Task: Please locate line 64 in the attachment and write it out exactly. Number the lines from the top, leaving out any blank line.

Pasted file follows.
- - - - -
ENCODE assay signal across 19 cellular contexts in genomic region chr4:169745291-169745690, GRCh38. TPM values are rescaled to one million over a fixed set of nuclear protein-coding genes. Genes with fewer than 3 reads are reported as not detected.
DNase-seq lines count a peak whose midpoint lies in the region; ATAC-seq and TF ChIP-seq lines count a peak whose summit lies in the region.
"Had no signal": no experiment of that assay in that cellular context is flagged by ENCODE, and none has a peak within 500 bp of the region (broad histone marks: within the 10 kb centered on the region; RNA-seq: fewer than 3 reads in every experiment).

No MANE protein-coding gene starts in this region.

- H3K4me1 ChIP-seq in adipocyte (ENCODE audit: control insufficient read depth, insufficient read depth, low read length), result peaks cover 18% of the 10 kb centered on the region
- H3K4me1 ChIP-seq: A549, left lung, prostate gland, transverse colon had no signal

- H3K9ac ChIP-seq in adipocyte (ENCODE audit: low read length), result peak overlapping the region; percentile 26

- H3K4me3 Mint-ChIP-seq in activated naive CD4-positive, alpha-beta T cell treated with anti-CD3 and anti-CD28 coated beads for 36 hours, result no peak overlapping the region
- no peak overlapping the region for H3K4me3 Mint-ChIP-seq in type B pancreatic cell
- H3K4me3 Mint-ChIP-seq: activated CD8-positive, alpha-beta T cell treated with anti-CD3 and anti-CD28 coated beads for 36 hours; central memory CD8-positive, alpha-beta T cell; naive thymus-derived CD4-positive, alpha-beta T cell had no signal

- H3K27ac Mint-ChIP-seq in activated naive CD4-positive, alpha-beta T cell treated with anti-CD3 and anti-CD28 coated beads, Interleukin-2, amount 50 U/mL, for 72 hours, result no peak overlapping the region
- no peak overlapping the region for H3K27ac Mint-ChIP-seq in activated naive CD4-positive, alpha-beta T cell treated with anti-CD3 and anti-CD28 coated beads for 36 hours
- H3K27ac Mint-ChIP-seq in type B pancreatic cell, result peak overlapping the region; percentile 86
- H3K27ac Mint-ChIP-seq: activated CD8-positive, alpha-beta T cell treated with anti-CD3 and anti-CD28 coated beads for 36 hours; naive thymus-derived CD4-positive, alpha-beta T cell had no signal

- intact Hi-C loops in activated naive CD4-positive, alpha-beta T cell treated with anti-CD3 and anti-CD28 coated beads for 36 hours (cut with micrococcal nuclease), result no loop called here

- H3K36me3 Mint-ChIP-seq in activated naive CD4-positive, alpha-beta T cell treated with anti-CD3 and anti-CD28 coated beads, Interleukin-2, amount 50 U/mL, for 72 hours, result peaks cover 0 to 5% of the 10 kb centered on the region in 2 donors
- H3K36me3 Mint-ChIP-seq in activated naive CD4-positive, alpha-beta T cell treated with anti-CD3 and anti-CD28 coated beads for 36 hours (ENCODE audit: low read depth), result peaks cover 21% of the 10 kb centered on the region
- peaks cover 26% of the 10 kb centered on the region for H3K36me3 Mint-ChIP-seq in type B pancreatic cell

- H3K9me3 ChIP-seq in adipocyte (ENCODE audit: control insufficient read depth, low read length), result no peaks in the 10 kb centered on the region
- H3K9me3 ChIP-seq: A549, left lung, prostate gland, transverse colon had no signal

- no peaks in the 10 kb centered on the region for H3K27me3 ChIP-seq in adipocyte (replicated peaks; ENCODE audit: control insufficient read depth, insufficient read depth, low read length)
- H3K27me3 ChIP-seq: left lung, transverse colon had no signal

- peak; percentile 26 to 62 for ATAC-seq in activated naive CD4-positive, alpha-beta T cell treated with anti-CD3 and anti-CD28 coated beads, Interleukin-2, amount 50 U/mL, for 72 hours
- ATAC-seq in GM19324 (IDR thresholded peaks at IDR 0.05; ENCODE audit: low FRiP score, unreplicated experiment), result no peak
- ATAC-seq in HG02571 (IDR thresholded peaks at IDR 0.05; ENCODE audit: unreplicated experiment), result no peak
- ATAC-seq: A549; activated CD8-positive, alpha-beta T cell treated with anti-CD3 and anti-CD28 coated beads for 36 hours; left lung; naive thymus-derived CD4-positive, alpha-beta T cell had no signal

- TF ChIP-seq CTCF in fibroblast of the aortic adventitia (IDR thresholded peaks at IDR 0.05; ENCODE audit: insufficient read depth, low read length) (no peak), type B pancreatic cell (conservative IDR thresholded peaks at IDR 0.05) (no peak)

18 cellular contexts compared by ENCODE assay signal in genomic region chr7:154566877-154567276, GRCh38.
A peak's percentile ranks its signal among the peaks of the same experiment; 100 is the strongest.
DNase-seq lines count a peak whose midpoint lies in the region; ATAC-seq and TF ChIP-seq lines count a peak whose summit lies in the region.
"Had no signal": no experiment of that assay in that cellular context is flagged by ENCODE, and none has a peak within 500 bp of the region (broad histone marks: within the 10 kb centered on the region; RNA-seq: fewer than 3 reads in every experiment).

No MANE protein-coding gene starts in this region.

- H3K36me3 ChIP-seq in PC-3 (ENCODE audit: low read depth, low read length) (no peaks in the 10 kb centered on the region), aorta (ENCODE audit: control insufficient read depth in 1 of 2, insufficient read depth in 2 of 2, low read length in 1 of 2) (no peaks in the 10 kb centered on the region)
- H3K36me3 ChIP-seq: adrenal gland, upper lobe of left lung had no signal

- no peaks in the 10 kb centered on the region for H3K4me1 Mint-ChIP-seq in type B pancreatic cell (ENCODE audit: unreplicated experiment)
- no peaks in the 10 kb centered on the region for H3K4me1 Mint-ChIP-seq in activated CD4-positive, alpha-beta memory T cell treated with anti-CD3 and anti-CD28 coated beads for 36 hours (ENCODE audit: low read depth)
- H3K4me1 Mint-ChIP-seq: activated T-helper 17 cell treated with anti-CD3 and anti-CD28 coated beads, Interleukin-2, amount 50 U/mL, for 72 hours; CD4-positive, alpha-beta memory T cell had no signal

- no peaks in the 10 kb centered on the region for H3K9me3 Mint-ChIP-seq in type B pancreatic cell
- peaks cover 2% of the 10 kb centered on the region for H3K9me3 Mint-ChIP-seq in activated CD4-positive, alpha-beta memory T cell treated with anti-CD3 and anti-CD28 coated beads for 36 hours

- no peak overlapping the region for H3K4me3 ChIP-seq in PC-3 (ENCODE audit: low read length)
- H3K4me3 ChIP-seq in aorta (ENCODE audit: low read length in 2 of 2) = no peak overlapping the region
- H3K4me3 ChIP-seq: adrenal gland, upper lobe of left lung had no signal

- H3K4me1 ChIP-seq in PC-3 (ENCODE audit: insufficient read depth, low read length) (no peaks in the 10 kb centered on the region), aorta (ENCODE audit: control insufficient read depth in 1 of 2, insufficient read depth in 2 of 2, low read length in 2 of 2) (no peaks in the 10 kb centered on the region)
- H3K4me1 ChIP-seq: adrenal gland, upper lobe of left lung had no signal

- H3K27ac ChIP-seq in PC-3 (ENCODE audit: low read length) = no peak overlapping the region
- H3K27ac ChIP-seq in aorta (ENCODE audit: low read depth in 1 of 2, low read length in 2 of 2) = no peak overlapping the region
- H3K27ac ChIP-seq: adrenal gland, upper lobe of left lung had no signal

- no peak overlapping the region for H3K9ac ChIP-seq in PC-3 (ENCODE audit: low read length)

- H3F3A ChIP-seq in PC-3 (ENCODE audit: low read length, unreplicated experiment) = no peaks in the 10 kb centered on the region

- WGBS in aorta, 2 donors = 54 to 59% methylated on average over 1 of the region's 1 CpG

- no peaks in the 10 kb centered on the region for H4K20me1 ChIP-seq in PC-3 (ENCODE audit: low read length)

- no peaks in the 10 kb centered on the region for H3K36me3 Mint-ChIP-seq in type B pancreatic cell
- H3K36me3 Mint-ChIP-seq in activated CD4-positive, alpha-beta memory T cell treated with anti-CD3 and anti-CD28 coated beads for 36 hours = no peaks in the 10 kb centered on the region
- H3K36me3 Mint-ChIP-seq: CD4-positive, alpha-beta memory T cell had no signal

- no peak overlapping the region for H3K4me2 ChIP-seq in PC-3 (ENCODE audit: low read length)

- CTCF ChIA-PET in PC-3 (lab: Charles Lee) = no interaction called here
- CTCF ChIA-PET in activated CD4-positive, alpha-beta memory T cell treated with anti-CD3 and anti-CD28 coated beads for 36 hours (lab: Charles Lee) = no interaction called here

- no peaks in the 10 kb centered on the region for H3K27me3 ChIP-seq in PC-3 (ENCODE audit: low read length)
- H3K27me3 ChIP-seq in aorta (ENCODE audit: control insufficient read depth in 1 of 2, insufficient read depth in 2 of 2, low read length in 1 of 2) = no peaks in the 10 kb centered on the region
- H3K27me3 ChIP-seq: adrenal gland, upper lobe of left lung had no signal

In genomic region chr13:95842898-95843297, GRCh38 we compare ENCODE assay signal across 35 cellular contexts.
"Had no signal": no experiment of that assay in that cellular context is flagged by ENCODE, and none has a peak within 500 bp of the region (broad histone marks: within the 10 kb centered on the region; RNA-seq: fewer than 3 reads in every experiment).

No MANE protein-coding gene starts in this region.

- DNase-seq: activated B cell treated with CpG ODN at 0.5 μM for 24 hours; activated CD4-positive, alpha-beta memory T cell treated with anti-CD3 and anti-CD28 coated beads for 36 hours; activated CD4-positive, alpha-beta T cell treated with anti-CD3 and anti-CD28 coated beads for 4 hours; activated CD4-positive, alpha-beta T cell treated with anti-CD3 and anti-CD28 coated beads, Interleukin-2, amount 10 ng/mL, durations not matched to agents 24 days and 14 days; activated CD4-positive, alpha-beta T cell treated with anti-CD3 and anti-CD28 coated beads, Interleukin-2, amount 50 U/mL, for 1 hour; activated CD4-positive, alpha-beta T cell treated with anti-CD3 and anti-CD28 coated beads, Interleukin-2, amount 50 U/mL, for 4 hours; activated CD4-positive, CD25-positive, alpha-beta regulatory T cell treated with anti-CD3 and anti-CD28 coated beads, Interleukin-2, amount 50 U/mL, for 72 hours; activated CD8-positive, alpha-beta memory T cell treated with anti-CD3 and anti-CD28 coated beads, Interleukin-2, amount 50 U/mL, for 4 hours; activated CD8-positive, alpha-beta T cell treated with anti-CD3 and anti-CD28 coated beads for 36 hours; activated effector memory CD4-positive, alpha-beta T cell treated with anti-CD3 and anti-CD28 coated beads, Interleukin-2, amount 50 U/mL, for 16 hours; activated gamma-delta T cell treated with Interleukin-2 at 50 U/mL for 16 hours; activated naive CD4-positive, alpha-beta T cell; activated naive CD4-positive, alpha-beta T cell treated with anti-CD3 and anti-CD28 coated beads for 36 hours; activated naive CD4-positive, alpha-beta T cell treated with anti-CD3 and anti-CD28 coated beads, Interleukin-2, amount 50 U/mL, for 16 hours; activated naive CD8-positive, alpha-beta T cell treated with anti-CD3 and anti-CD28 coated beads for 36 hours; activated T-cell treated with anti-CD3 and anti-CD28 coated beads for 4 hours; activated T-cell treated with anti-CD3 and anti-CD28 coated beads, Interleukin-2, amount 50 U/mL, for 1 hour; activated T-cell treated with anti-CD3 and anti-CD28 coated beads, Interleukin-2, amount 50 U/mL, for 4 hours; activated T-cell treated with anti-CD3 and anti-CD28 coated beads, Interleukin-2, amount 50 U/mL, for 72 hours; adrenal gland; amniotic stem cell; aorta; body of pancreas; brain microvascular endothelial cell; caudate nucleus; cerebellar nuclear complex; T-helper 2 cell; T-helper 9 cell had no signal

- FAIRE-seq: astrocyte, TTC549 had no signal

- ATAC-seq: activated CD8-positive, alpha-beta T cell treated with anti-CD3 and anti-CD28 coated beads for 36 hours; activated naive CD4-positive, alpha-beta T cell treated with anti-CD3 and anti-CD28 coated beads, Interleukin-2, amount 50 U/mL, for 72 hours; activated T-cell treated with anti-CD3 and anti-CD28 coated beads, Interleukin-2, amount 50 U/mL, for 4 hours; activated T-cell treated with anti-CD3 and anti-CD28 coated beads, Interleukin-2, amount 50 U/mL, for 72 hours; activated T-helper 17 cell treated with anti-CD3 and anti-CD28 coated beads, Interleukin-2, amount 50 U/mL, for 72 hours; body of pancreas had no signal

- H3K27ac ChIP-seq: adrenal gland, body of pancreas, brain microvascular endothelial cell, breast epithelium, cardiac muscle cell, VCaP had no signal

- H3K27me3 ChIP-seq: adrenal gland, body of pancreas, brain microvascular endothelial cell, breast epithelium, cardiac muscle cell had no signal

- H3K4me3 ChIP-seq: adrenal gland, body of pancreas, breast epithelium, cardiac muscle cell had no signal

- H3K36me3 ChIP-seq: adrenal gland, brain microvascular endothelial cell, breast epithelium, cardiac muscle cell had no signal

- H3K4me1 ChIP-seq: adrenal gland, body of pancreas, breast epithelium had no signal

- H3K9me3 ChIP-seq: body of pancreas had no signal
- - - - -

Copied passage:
- DNase-seq: activated B cell treated with CpG ODN at 0.5 μM for 24 hours; activated CD4-positive, alpha-beta memory T cell treated with anti-CD3 and anti-CD28 coated beads for 36 hours; activated CD4-positive, alpha-beta T cell treated with anti-CD3 and anti-CD28 coated beads for 4 hours; activated CD4-positive, alpha-beta T cell treated with anti-CD3 and anti-CD28 coated beads, Interleukin-2, amount 10 ng/mL, durations not matched to agents 24 days and 14 days; activated CD4-positive, alpha-beta T cell treated with anti-CD3 and anti-CD28 coated beads, Interleukin-2, amount 50 U/mL, for 1 hour; activated CD4-positive, alpha-beta T cell treated with anti-CD3 and anti-CD28 coated beads, Interleukin-2, amount 50 U/mL, for 4 hours; activated CD4-positive, CD25-positive, alpha-beta regulatory T cell treated with anti-CD3 and anti-CD28 coated beads, Interleukin-2, amount 50 U/mL, for 72 hours; activated CD8-positive, alpha-beta memory T cell treated with anti-CD3 and anti-CD28 coated beads, Interleukin-2, amount 50 U/mL, for 4 hours; activated CD8-positive, alpha-beta T cell treated with anti-CD3 and anti-CD28 coated beads for 36 hours; activated effector memory CD4-positive, alpha-beta T cell treated with anti-CD3 and anti-CD28 coated beads, Interleukin-2, amount 50 U/mL, for 16 hours; activated gamma-delta T cell treated with Interleukin-2 at 50 U/mL for 16 hours; activated naive CD4-positive, alpha-beta T cell; activated naive CD4-positive, alpha-beta T cell treated with anti-CD3 and anti-CD28 coated beads for 36 hours; activated naive CD4-positive, alpha-beta T cell treated with anti-CD3 and anti-CD28 coated beads, Interleukin-2, amount 50 U/mL, for 16 hours; activated naive CD8-positive, alpha-beta T cell treated with anti-CD3 and anti-CD28 coated beads for 36 hours; activated T-cell treated with anti-CD3 and anti-CD28 coated beads for 4 hours; activated T-cell treated with anti-CD3 and anti-CD28 coated beads, Interleukin-2, amount 50 U/mL, for 1 hour; activated T-cell treated with anti-CD3 and anti-CD28 coated beads, Interleukin-2, amount 50 U/mL, for 4 hours; activated T-cell treated with anti-CD3 and anti-CD28 coated beads, Interleukin-2, amount 50 U/mL, for 72 hours; adrenal gland; amniotic stem cell; aorta; body of pancreas; brain microvascular endothelial cell; caudate nucleus; cerebellar nuclear complex; T-helper 2 cell; T-helper 9 cell had no signal